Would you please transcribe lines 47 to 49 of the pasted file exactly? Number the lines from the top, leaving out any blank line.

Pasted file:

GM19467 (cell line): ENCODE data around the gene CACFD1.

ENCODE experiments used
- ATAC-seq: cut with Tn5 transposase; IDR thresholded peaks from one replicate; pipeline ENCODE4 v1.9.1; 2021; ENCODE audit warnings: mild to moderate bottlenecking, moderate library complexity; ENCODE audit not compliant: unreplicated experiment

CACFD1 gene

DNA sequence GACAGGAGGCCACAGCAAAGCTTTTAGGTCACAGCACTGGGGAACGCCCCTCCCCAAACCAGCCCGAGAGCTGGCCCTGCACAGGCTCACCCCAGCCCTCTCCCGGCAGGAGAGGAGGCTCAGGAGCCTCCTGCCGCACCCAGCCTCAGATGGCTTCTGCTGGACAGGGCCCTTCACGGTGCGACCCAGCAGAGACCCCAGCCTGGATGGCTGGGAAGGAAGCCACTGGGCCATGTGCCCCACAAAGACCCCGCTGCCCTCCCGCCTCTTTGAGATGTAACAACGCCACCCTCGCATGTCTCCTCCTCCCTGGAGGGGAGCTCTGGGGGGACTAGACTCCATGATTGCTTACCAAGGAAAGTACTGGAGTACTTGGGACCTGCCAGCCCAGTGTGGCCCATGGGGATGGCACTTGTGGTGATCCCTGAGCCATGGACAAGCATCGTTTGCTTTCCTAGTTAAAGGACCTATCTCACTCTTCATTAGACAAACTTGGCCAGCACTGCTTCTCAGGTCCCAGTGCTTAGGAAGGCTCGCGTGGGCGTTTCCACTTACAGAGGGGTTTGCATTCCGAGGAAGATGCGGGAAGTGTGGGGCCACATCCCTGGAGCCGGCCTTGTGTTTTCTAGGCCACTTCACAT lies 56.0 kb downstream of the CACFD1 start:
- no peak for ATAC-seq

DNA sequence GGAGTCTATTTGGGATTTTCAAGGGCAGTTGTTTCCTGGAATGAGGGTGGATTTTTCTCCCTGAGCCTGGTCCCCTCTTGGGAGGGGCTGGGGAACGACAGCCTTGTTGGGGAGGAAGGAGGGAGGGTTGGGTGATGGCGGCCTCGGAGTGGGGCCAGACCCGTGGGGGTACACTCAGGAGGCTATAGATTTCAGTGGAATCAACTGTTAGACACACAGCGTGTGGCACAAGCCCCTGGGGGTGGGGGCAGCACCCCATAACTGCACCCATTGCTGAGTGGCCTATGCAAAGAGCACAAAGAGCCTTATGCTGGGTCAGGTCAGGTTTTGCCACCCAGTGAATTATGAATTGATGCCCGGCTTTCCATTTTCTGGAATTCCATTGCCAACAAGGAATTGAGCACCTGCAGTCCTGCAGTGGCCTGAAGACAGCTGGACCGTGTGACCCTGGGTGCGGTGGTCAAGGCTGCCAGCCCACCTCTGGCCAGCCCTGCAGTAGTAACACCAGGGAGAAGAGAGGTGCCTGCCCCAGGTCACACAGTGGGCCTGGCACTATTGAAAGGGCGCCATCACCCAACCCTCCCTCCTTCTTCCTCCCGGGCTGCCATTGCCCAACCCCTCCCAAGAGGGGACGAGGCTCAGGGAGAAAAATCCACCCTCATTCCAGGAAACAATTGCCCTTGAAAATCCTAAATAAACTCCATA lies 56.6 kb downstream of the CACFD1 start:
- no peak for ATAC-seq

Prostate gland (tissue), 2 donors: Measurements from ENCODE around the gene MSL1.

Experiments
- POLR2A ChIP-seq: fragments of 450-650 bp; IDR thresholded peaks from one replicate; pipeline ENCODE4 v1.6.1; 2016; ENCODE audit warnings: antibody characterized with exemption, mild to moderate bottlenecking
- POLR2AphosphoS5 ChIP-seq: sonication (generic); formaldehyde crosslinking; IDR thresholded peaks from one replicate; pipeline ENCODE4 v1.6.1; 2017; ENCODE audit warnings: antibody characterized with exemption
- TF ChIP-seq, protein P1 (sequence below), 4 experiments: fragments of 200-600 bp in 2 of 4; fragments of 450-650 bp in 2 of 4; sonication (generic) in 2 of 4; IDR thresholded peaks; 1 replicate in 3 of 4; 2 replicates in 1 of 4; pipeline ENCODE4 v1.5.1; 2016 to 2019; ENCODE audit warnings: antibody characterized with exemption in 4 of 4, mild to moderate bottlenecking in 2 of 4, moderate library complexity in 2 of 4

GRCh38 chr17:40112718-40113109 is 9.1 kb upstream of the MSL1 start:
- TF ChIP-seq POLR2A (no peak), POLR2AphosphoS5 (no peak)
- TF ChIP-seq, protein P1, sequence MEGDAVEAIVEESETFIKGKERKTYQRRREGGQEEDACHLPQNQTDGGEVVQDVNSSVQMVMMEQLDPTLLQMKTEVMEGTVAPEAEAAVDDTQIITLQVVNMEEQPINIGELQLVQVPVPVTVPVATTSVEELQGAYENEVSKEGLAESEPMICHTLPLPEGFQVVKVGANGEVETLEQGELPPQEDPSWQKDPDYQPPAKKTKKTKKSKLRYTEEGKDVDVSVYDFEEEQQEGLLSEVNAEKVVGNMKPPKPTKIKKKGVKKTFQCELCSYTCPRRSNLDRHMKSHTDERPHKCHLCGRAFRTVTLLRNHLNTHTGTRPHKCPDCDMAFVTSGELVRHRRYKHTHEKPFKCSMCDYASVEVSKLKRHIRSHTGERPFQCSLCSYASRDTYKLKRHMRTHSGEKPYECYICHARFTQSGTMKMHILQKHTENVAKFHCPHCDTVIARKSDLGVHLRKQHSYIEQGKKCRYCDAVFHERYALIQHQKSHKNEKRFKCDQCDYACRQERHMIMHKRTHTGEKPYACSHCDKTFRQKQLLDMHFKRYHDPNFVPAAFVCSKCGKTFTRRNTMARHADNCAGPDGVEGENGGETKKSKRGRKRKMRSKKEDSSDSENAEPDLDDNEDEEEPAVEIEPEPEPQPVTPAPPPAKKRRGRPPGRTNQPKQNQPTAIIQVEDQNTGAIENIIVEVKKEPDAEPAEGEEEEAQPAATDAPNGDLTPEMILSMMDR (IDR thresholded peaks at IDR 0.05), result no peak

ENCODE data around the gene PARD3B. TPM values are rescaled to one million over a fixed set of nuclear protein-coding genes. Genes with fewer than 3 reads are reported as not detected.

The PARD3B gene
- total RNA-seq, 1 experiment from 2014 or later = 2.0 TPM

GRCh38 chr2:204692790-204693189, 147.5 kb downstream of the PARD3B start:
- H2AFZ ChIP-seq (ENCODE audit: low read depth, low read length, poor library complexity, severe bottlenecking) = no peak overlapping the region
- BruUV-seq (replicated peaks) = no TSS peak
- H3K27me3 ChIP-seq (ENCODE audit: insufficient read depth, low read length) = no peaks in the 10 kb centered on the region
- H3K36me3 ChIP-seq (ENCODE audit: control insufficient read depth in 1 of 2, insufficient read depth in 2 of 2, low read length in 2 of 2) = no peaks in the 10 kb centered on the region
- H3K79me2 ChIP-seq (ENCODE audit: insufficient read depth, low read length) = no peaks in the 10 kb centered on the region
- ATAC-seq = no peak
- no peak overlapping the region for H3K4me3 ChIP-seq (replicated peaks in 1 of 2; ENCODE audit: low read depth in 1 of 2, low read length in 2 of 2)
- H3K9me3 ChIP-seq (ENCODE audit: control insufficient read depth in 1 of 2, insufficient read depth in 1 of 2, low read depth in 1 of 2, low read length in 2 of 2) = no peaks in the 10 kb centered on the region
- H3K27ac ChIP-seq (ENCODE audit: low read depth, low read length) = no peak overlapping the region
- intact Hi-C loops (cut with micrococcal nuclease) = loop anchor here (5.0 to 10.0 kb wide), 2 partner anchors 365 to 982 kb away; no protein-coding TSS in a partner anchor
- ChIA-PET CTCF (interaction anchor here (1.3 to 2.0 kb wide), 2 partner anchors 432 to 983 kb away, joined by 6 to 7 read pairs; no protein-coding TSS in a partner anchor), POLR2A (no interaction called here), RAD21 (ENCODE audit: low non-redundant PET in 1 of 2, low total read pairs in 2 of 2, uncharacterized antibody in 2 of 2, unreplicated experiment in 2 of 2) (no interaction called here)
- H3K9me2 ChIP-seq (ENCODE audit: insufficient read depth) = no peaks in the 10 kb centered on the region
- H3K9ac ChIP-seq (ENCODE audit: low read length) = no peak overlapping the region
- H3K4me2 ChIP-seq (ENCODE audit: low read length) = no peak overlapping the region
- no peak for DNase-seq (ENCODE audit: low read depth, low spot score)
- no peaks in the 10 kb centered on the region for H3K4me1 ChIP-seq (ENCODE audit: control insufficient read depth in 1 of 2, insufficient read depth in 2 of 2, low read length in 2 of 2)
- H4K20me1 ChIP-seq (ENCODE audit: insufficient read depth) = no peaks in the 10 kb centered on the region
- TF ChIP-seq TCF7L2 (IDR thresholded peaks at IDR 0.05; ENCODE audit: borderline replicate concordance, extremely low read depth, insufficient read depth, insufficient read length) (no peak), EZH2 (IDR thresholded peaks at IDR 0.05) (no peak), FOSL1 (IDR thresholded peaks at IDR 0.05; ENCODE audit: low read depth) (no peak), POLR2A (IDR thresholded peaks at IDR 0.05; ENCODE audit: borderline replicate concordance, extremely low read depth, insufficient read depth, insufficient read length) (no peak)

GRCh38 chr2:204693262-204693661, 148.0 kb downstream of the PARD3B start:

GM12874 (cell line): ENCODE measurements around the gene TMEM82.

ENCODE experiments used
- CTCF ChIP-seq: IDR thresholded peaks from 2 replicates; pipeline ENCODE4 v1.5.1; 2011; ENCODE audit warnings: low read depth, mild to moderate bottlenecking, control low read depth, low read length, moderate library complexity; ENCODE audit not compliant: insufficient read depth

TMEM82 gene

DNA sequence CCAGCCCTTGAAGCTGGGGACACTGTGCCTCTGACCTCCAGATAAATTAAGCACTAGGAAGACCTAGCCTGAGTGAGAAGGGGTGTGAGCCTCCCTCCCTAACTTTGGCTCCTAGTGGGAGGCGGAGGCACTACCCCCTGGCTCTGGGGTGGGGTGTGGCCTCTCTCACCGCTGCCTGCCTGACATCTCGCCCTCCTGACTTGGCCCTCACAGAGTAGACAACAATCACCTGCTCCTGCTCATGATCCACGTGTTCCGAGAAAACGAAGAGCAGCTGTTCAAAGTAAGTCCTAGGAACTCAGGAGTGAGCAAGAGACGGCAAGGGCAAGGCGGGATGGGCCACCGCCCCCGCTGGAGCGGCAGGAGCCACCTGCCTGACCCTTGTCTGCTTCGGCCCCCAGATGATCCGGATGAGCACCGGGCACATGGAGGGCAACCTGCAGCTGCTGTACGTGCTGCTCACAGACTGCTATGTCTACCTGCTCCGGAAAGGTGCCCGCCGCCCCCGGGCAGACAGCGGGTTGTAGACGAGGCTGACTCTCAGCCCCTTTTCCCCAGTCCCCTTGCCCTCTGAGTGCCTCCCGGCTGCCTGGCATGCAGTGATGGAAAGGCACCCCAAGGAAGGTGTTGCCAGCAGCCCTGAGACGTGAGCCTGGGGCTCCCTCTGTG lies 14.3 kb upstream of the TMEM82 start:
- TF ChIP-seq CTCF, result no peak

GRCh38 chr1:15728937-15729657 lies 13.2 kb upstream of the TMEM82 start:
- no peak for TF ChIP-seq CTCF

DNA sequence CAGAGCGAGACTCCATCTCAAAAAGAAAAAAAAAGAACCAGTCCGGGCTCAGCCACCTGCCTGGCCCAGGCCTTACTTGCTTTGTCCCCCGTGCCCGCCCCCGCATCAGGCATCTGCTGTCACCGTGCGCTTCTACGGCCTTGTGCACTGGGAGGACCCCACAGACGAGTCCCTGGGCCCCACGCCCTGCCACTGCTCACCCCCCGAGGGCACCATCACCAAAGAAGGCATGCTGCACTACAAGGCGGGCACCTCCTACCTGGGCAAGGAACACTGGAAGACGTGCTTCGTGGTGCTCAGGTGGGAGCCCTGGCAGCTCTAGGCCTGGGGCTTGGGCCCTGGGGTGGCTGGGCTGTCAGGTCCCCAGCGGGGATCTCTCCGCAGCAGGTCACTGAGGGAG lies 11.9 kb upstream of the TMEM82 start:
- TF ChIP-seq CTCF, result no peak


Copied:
- no peak for TF ChIP-seq CTCF

DNA sequence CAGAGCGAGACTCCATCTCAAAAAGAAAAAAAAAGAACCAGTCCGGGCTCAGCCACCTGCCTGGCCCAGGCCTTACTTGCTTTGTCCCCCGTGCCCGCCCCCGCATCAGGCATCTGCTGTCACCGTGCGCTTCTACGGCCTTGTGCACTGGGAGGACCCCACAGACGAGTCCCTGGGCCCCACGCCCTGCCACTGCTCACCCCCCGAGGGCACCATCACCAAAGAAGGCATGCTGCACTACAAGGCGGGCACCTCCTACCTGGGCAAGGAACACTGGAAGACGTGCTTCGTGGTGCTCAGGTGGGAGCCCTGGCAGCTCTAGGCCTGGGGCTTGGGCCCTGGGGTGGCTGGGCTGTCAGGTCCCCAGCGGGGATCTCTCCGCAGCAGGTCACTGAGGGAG lies 11.9 kb upstream of the TMEM82 start:
- TF ChIP-seq CTCF, result no peak